Of course, you can also add specific supplements to your cat’s diet, especially if you have chosen raw feeding or homemade meals. Taurine is responsible for supporting your cat’s neurological health and regulating the heart rate. Your cat cannot overdose on taurine, as any excessive will simply be excreted, but a deficiency can lead to blindness, a compromised immune system and stiffening in the heart muscles. The recommended dose of taurine for an average cat is 100-200mg per day. Many cat lovers choose to supplement their cat’s pre-made diet with taurine themselves, as well as adding high-quality oils such as salmon to keep your cat looking beautiful. The same applies to supplementing your cat’s diet for joint support, as glucosamine can be mixed into food as either a powder or a liquid.
Aside from a species-appropriate diet, the British Shorthair requires very little special care. A regular check up with your veterinarian, weekly grooming with a brush or comb, species-appropriate food, weight control and lots of attention, love and games are the best ways to ensure your cat lives a healthy, happy lifestyle!
Find out more about British Shorthair nutrition!
Is the British Shorthair prone to any illnesses?
The powerful physique of the British Shorthair can often place strain on the bones and joints. No cat in general is safe from disease, but the artificially-reduced gene pool of pedigree cats can often mean that certain problems are more likely to occur.
As well as having a predisposition to joint diseases, heart diseases such as hypertrophic cardiomyopathy (HCM) and haemophilia B, a blood disorder, are also more common in British Shorthair cats. Polycystic Kidney Disease (PKD) can also be a problem, with hereditary renal cysts occurring in British Shorthairs as well as in Persians and Exotic Shorthairs. Hereditary renal cysts are dominantly inherited and the symptoms often only show up later in life, which can mean breeding animals have already passed the gene onto their offspring – if a cat has hereditary renal cysts, its offspring are guaranteed to have them as well. A simple ultrasound at around the ten week point can show if your cat has a predisposition to PKD, which is why breeding cats should be regularly examined by veterinarians to exclude such hereditary diseases and prevent them being passed on to any kittens. Before buying a young cat from a breeder, you should insist on seeing prove of such examinations having been carried out on the parents.
Where does the breed originate from?
The British Shorthair is considered to be the oldest British cat breed. They were allegedly brought to Britain by the Romans, where they lived in isolation for a long time. Although the origins of these teddy bears lie in the streets of England, these cats rarely hunt mice. They have been selectively bred for over 100 years, with the first cats of this breed being exhibited at the Crystal Palace in 1871.
Cross-breeding of the British Shorthair mainly took place after the two World Wars, with Persians and Chartreux cats being included in the gene pool to help improve the dwindling population of the breed. As a result, the Chartreux and the British Shorthair were becoming increasingly similar. The two breeds were even grouped in 1970 by the FIFe breeding federation, with all blue cats being Chartreux and all others being British Shorthair. This classification was withdrawn again in 1977. Targeted breeding has led to a difference in appearance between the two breeds, even if they are often confused with one another. The crossing with Persian cats led to the short and stocky physique of the British Shorthair cat breed, with the Chartreux keeping a slim figure that is more similar to the average domestic cat.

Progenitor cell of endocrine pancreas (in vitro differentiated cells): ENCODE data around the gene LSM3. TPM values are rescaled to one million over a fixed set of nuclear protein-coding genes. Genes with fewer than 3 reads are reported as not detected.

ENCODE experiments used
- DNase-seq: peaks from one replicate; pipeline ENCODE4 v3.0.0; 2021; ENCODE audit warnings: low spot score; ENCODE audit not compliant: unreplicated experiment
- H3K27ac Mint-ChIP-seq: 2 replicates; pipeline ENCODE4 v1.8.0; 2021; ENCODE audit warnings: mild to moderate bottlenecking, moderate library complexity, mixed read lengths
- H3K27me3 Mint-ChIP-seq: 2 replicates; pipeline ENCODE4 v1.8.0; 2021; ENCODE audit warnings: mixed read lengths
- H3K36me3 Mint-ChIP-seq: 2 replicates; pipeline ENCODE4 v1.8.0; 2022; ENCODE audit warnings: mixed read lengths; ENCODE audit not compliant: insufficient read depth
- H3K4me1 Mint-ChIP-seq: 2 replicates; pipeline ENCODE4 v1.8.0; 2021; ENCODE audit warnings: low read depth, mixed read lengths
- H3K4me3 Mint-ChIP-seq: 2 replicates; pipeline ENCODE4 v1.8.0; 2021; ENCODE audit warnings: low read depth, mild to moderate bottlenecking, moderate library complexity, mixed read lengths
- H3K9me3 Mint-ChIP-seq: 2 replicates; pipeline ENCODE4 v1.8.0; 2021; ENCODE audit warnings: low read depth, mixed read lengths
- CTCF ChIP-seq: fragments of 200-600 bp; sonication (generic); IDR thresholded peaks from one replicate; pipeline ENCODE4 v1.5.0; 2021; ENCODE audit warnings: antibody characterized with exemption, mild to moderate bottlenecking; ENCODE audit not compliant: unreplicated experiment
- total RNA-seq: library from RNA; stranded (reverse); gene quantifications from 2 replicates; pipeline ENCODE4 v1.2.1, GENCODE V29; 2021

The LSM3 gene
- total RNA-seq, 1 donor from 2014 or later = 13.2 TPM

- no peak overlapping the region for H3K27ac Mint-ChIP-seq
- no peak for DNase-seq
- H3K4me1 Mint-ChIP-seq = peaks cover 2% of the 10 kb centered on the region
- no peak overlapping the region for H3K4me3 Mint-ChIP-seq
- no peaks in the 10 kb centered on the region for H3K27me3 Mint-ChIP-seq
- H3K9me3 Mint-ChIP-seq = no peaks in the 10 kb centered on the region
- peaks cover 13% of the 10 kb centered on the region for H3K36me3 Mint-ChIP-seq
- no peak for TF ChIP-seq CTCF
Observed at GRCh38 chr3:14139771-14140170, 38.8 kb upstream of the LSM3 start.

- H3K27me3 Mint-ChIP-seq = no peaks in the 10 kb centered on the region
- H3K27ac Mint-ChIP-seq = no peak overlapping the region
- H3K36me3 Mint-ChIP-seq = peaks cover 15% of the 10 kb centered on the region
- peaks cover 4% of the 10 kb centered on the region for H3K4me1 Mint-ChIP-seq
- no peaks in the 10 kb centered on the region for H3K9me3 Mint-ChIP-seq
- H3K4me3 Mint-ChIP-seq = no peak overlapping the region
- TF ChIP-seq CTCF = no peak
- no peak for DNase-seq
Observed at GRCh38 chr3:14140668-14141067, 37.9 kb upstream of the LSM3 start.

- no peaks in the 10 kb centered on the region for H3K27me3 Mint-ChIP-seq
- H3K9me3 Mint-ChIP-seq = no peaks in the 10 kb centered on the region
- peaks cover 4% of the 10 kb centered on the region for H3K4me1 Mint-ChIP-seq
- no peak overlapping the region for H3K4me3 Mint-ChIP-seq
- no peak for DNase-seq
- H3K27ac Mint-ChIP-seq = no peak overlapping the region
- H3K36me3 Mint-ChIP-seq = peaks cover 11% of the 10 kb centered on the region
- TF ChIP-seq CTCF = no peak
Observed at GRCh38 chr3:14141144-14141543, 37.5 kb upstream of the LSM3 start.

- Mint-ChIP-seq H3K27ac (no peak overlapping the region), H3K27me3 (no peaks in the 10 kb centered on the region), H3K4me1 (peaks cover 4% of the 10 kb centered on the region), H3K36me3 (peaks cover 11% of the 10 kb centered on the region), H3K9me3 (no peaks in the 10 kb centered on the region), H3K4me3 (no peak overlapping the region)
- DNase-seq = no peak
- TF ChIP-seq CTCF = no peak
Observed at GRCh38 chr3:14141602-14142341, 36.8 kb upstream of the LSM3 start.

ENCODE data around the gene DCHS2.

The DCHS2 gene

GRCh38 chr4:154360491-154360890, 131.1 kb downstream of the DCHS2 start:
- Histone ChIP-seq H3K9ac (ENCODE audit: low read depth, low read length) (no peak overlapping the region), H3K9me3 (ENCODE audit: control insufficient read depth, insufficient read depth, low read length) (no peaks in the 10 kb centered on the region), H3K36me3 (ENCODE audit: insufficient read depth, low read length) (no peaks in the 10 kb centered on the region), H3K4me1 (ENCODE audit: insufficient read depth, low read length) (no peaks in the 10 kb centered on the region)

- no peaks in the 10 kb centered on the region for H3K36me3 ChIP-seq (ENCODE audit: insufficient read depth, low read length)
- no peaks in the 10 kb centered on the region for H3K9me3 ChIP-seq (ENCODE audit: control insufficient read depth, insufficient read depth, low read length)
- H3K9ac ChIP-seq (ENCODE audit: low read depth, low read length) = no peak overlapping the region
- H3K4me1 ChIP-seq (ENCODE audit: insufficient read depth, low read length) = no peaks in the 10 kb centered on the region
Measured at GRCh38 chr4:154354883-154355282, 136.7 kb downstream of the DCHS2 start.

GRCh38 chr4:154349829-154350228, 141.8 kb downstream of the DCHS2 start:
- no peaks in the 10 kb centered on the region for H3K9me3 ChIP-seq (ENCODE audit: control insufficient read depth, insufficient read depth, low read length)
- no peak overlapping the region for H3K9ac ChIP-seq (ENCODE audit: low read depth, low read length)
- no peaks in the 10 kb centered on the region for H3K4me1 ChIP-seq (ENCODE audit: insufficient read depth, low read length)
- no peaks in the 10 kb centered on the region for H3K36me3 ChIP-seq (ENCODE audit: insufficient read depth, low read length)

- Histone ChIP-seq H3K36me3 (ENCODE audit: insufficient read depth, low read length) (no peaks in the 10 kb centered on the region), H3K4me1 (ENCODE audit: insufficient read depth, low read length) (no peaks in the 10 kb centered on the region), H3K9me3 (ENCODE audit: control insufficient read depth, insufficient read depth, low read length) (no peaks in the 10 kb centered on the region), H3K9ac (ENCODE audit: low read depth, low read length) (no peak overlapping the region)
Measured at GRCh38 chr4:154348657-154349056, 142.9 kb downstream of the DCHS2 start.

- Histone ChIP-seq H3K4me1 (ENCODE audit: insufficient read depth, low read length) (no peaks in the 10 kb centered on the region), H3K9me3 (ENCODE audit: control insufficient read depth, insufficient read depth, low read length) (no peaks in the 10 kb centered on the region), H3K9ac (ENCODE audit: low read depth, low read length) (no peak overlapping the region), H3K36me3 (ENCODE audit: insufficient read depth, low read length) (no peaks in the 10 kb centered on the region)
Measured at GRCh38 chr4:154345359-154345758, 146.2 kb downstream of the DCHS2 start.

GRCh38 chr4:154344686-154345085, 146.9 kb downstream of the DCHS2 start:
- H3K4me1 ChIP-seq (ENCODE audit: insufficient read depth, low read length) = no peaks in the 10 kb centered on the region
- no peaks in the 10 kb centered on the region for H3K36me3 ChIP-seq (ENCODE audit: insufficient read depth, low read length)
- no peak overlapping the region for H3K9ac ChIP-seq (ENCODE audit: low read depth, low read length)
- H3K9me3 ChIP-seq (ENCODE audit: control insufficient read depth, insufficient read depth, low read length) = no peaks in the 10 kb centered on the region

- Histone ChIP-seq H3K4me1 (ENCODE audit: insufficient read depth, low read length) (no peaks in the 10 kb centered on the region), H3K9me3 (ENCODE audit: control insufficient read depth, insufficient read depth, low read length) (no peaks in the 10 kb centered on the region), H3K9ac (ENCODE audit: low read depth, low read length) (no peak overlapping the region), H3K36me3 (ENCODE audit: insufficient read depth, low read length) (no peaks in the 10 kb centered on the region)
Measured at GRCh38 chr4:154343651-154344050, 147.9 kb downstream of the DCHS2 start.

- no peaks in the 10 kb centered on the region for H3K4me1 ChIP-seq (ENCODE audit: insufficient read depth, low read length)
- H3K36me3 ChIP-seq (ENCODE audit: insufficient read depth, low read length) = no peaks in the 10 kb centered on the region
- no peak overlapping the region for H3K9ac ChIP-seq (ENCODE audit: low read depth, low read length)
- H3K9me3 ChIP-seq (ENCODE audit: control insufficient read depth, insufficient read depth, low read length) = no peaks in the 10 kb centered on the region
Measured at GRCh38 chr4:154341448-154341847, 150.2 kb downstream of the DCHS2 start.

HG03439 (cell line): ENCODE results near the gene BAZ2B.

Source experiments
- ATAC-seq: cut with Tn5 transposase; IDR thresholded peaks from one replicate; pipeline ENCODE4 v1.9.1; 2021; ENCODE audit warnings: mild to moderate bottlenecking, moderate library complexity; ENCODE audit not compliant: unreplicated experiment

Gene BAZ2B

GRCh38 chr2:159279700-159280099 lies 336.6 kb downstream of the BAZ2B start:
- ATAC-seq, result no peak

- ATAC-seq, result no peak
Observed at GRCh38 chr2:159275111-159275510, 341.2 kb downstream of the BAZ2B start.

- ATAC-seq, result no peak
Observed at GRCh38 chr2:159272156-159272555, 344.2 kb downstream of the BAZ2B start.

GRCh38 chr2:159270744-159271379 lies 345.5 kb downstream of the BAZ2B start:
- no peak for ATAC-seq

By breeding the British Longhair or “Highlander” with Persian cats also led to a half-longhair variant of the British Shorthair. The long-haired cats are bred according to the same breeding standards as the British Shorthair, differing only in coat length. Just like the British Shorthair, the Longhair has a balanced nature and a friendly, adaptable character.
Since being recognised as a breed in 1980, the British Shorthair cat has frequently been the star of international cat shows.
How do I find the right breeder?
Breeding cats should be examined regularly by veterinarians to rule out any hereditary diseases and their potential inheritance. Anyone buying a British Shorthair needs to trust that they have found a truly professional breeder – in many cases, the price you are expected to pay for your pedigree kitten will tell you whether or not the breeder is legitimate. The cost for one of the cats will be high, but will be well worth it to receive a well-bred pedigree British Shorthair. It ensures the breeder will be regularly checking the parents’ health, investing in good food, breeding intelligent pairs and not letting queens have too many litters. A reputable breeder will also ensure each kitten has the time it needs with its mother and siblings before being sent to its new home – this can be twelve or even sixteen weeks. During this time, young cats learn everything they need to know about living a balanced, healthy feline lifestyle and become ready to join their new human family! Naturally, all of this costs money.
You should not trust any breeder who offers “pedigree cats without papers”, or who offers kittens at too low a price – you will get what you pay for. Breeders belonging to breed associations will ensure their animals are healthy and regularly tested, rather than simply breeding any cats without thought to make as much money as fast as possible. Careless breeding can often result in hereditary diseases being passed along, or with kittens who are separated from their mother far too early and without proper vaccinations.
You can find professional breeders through breeding clubs, as well as in other places. It never hurts to take a closer look at the breed! Avoid making any “pity purchases”, as buying a “pedigree kitten without papers” for a bargain price simply boosts the demand for these poor creatures – unfortunately, the supply and demand principal even applies to the lives of young cats.
Pedigree cats in animal shelters
Unfortunately, being a pedigree does not mean a cat will not suffer its share of trials and tribulations, and a British Shorthair is as likely to end up in a shelter as any other breed. If you want to give a cat a home and are happy to take on an adult rather than a kitten, then local animal shelters can be a great choice. An adult cat will already have a fully established character and any animal in a shelter is looking for a good new home with a loving family!
We wish you plenty of fun with your British Shorthair cat!